Ohio Advocates Call For Unemployment Compensation System Reforms
A collection of health and human services advocates are urging Ohio leaders to immediately work on revamping the unemployment compensation system in order to avoid another backlog of claims.
The groups, which include the Ohio Association of Foodbanks, Ohio Organizing Collaborative, and Policy Matters Ohio are calling on the Ohio Senate to pass a bill, HB614, that creates the Unemployment Compensation Modernization and Improvement Council.
They say the current, antiquated system caused long delays during the pandemic, meaning thousands had to wait weeks or even months to receive their benefits.
Tatyana Atkinson, a cosmetologist from Cleveland, says these problems can reoccur if businesses have to close again.
"Tomorrow, if someone from my salon said they had COVID-19, I would have to call everyone who's come in, talk to everyone who's about to come for the next two weeks," Atkinson says. "We'd shut down for the next two weeks."
Under the bill, the Unemployment Compensation Modernization and Improvement Council would be required to examine:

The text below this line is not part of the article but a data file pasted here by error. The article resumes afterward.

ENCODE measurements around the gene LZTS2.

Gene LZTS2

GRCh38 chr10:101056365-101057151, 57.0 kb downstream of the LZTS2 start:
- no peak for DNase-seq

- The technological infrastructure used to file claims and pay benefits and the experience had by individuals and employers participating in the process
- Possible improvements that will maximize responsiveness for individuals and employers
- Methods for sharing data across systems related to unemployment compensation to maximize efficiency
- Methods for synergizing user experience across multiple programs administered or supervised by the director of job and family services.
The council would have 11 members, comprised of people representing employers, employees, the Ohio General Assembly, and the Ohio Department of Job and Family Services.
The advocacy groups are proposing several changes, including the creation of a 24/7 call center and lower eligibility standards.
However, the council would not examine the state unemployment compensation fund's solvency issue - Ohio recently had to borrow $3.1 billion from the federal government after the fund ran out of money.